Affecting Technologies, Machining Intelligences
With Dalida María Benfield, Gabriel Pereira and Katherine Ye. Center for Arts, Design, and Social Research (CAD+SR), 2021.

Art Book - 50 contemporary artists
Menard Editions, 2014.

Recoding Art: Van Abbemuseum collection
With Deviant Practice Research Grant 2018-19 publication Van Abbemuseum, NL. (chapter) - More here.

The History of _rt
Menard Editions, 2017.

BioMedia: The Age of media with life-like behavior
ZKM | Center for Art and Media, Karlsruhe, 2022.

Actions to enlarge / expand / grow the understanding of the 33rd Biennial of São Paulo
São Paulo Bienal Foundation, 2018.

Conversation in Catalogue 33rd Biennial of São Paulo
São Paulo Bienal Foundation, BR, 2018.

With Caroline Carrion. Espaço Cultural Marcantonio Vilaça, 2017.

Untitled - Mixed Technique, variable dimensions 
With Paulo Miyada. Funarte, 2014.

Dentes descabelados: Enigmas e entrechoques nas obras de Tunga 
piauí magazine, 2010. (only in Portuguese)

O Disforme: Com vidro, areia, sal, sabão, burros e urubus, Nuno Ramos tornou-se um dos mais respeitados artistas plásticos brasileiros
piauí magazine, 2010. (only in Portuguese)


In an interview, Bruno Moreschi tells us about their participation on the 33rd Bienal, and reflects on technology, Bienal de São Paulo: profiles2024.

The Humans Behind Machine Learning: How Machines Learn to See Our World. Mick Lehmann interviews Bruno Moreschi. Zurich University of Arts (ZHdK).

BioMedia: The Age of media with life-like behavior
ZKM | Center for Art and Media Karlsruhe. Edited by Peter Weibel. Spector Books, 2022.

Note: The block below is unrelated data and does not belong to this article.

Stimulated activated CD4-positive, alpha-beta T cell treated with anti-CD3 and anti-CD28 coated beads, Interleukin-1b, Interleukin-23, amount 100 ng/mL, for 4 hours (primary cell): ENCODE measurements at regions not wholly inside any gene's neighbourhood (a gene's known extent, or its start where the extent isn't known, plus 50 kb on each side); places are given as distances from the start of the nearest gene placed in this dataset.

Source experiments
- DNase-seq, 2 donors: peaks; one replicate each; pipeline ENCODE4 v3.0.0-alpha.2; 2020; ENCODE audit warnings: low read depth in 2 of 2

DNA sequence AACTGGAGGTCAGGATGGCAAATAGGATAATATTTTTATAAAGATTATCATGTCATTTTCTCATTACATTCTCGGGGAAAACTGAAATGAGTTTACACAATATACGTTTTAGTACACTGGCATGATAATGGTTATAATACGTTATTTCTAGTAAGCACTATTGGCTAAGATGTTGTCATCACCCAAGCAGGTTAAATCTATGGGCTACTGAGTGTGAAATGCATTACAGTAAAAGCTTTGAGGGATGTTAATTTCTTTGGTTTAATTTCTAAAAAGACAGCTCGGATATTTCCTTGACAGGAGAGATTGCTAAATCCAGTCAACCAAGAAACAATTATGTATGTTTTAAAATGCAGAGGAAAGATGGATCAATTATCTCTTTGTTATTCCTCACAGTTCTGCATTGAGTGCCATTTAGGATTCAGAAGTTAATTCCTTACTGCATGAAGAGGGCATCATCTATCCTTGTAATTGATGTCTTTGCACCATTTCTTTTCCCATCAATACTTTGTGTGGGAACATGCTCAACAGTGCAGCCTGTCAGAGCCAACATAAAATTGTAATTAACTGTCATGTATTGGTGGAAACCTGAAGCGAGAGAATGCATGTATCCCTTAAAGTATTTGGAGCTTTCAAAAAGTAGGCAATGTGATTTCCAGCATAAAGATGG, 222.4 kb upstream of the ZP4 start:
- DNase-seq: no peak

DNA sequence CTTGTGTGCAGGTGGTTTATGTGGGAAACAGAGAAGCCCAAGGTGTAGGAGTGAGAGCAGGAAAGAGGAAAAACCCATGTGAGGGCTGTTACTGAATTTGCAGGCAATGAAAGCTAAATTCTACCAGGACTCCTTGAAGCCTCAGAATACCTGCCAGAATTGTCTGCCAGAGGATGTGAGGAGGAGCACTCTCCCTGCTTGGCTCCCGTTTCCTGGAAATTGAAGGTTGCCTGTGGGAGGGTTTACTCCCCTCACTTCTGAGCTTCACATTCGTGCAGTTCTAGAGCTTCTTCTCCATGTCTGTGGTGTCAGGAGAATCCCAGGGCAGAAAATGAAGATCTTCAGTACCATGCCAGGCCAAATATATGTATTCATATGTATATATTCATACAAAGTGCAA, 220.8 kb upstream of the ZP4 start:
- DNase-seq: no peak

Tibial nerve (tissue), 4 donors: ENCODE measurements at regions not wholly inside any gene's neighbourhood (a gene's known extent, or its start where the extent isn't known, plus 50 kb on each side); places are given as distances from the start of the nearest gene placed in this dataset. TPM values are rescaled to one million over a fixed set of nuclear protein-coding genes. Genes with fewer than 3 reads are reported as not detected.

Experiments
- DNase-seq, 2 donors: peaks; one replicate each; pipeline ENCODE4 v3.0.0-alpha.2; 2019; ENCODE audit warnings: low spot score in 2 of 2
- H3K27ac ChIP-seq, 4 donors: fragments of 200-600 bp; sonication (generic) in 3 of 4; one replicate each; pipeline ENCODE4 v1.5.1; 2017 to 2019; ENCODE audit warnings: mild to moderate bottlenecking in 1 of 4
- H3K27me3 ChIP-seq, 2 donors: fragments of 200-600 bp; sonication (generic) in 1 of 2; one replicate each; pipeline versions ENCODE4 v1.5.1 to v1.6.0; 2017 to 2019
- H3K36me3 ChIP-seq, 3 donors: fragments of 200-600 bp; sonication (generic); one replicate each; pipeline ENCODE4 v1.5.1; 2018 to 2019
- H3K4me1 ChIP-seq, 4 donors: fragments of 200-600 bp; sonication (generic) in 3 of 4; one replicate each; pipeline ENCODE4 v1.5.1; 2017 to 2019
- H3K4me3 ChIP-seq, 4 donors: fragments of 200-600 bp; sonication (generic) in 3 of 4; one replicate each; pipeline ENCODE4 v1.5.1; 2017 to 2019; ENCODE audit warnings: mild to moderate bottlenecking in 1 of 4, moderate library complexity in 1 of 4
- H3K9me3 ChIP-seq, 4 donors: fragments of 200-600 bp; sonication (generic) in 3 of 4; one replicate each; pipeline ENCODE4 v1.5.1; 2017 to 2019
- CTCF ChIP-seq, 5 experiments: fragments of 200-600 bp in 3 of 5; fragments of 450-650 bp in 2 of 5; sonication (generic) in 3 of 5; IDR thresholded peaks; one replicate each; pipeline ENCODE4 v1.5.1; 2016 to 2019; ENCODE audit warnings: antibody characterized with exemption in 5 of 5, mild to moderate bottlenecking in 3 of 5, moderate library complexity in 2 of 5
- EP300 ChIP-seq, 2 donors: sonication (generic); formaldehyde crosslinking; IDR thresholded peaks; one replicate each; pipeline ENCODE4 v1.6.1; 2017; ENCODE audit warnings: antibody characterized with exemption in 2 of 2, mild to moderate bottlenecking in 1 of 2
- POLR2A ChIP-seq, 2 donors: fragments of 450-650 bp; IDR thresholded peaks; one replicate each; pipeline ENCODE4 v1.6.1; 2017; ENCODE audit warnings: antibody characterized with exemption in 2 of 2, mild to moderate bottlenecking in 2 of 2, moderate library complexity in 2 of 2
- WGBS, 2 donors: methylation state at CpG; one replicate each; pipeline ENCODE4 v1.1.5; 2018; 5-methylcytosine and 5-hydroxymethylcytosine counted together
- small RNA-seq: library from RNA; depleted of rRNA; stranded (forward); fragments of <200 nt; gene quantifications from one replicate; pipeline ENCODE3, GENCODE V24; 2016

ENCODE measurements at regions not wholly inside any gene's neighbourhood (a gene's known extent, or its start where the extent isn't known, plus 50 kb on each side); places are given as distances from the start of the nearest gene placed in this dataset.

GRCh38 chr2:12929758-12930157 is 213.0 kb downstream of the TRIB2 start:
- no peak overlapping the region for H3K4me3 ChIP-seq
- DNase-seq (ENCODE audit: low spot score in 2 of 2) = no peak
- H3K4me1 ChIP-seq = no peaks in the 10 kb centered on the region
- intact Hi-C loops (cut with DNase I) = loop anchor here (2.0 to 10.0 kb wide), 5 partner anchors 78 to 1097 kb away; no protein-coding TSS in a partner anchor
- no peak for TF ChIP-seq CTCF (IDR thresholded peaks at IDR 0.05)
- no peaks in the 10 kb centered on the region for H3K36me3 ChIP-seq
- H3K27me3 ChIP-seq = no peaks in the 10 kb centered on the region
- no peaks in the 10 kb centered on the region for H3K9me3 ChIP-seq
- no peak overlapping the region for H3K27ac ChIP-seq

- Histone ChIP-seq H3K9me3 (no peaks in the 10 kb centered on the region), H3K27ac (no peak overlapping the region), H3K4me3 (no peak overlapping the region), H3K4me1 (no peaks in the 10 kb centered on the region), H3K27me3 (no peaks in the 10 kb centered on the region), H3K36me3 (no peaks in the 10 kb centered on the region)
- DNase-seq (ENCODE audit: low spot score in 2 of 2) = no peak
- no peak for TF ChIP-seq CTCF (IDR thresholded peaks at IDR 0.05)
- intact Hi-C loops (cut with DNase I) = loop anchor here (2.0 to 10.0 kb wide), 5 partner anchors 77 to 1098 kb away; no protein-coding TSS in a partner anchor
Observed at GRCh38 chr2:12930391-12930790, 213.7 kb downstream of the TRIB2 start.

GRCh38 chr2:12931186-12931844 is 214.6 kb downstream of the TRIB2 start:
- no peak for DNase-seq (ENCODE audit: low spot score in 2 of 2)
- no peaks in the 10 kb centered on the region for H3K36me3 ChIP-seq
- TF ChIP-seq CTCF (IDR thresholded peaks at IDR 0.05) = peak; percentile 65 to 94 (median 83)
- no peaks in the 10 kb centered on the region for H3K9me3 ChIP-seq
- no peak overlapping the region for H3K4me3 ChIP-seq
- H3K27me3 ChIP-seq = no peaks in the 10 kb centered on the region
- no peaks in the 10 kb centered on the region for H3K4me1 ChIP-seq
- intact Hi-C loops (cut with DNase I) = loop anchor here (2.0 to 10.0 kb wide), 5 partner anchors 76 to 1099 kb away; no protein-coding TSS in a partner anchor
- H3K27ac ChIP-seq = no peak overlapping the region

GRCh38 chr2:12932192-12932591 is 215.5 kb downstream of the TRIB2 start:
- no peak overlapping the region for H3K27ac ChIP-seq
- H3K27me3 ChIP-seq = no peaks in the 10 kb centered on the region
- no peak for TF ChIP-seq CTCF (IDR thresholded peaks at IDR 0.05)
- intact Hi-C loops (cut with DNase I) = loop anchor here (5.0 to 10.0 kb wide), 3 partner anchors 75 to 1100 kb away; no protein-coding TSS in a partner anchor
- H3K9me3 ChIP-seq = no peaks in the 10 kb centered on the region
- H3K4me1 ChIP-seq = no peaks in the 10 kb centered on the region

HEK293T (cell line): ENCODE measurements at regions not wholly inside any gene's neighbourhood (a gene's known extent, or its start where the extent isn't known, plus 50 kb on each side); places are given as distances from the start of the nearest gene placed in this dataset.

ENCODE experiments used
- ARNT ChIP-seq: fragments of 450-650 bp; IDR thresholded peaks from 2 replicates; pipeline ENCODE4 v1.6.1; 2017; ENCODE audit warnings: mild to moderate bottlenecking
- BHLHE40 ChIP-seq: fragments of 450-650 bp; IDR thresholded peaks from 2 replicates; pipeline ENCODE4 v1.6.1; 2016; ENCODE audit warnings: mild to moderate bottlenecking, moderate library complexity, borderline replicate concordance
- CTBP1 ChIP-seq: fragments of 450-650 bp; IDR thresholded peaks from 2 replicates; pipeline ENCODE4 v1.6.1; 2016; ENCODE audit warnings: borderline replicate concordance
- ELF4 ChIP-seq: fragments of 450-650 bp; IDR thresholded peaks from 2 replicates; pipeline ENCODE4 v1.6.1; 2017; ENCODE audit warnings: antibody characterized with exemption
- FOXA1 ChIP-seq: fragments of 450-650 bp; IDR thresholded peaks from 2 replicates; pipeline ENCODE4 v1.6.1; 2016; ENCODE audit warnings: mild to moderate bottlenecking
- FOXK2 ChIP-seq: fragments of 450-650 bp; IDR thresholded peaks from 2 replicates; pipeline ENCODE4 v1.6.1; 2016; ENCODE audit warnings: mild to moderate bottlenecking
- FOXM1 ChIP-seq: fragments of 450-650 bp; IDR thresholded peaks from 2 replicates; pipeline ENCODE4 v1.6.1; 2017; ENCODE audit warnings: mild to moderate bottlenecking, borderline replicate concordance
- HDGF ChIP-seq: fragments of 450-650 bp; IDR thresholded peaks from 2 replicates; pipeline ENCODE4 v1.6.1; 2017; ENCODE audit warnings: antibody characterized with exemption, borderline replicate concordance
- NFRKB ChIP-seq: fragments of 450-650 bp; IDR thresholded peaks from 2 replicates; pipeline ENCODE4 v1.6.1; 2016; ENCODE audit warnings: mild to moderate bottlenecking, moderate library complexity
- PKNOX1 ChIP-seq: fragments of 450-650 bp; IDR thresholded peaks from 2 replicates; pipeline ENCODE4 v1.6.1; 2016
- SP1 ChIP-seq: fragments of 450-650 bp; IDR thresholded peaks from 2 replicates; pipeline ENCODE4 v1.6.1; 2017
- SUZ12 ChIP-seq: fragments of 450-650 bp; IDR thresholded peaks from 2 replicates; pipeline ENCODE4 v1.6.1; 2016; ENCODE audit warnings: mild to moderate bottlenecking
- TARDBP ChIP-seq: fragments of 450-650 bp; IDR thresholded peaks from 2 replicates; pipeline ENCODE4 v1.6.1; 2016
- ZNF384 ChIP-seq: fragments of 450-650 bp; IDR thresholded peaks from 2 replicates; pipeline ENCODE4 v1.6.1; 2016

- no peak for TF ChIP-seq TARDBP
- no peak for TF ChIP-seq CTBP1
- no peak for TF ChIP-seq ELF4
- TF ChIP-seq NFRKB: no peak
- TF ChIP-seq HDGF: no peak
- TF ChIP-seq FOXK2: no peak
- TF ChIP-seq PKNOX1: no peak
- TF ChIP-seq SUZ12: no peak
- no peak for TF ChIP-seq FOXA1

Shannon Mattern. How to Map Nothing
Places Journal, 2021.

Rafael Grohmann. Entrevista para o projeto DigiLabour, 2019.
(only in Portuguese)

Fabio Cypriano über die 33. Biennale in São Paulo 
Texte zur Kunst magazine, dez. 2018. (review, only in German)

Serrote #40
Instituto Moreira Salles, 2022. (illustration)

Serrote #31
Instituto Moreira Salles, 2018. (illustration)

Giselle Beiguelman. Impulso Historiográfico
Experience of reconstruction Hal Foster's article, 2018. (Only in Portuguese)

Ronaldo Entler. A fotografia na 33ª Bienal de São Paulo 
Site da revista ZUM, BR. (review, only in Portuguese)

Caroline Carrion. Bruno Moreschi: vision and translation
Ordenamentos, Espaço Marcantonio Vilaça, Brasília, BR, 2017. (catalog text, only in Portuguese)

Jaime Lauriano. Cristina Garrido and Bruno Moreschi
SESC Sorocaba, São Paulo, BR, 2015. (catalog text)

Marta Ramos-Yzquierdo. Em Obras 
São Paulo, BR, 2015. (catalog text, only in Portuguese)

Priscila Arantes. Art Book, reading room 
Paço das Artes, São Paulo, BR, 2014. (catalog text)

- Art Book, Menard Editions:

Paulo Miyada. It is the thief who makes the opportunity 

Paulo Kühl. Depersonalized authorship 

Joseph Imorde. Encyclopaedic thinking

Paula Borghi. The image of the other 

Tainá Azaredo. Shortcoming as historic dimension 

Ananda Carvalho. The question that remains: an account of a debate 

Camila Belchior. Work in progress 

Victor da Rosa. Discernment and shortcomings